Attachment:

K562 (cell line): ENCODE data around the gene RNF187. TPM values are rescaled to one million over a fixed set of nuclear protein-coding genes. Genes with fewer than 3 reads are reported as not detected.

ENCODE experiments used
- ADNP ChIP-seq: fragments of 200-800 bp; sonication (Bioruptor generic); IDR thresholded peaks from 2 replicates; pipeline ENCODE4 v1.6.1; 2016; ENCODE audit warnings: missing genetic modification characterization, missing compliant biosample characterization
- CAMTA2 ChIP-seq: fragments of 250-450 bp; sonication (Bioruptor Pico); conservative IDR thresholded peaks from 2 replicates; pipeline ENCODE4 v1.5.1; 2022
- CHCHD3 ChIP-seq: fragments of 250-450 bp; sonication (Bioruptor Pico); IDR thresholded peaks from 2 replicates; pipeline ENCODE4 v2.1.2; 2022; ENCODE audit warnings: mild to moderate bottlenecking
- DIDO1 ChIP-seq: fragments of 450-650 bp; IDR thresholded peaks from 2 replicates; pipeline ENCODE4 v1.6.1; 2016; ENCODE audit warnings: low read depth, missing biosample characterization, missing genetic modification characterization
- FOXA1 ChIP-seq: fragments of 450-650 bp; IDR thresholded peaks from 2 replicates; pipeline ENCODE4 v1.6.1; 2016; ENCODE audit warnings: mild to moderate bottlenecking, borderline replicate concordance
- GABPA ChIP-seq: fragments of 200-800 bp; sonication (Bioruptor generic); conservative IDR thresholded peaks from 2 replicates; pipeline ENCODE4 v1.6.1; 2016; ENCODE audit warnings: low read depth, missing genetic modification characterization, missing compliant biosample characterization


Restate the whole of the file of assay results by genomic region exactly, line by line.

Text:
K562 (cell line): ENCODE data around the gene RNF187. TPM values are rescaled to one million over a fixed set of nuclear protein-coding genes. Genes with fewer than 3 reads are reported as not detected.

ENCODE experiments used
- ADNP ChIP-seq: fragments of 200-800 bp; sonication (Bioruptor generic); IDR thresholded peaks from 2 replicates; pipeline ENCODE4 v1.6.1; 2016; ENCODE audit warnings: missing genetic modification characterization, missing compliant biosample characterization
- CAMTA2 ChIP-seq: fragments of 250-450 bp; sonication (Bioruptor Pico); conservative IDR thresholded peaks from 2 replicates; pipeline ENCODE4 v1.5.1; 2022
- CHCHD3 ChIP-seq: fragments of 250-450 bp; sonication (Bioruptor Pico); IDR thresholded peaks from 2 replicates; pipeline ENCODE4 v2.1.2; 2022; ENCODE audit warnings: mild to moderate bottlenecking
- DIDO1 ChIP-seq: fragments of 450-650 bp; IDR thresholded peaks from 2 replicates; pipeline ENCODE4 v1.6.1; 2016; ENCODE audit warnings: low read depth, missing biosample characterization, missing genetic modification characterization
- FOXA1 ChIP-seq: fragments of 450-650 bp; IDR thresholded peaks from 2 replicates; pipeline ENCODE4 v1.6.1; 2016; ENCODE audit warnings: mild to moderate bottlenecking, borderline replicate concordance
- GABPA ChIP-seq: fragments of 200-800 bp; sonication (Bioruptor generic); conservative IDR thresholded peaks from 2 replicates; pipeline ENCODE4 v1.6.1; 2016; ENCODE audit warnings: low read depth, missing genetic modification characterization, missing compliant biosample characterization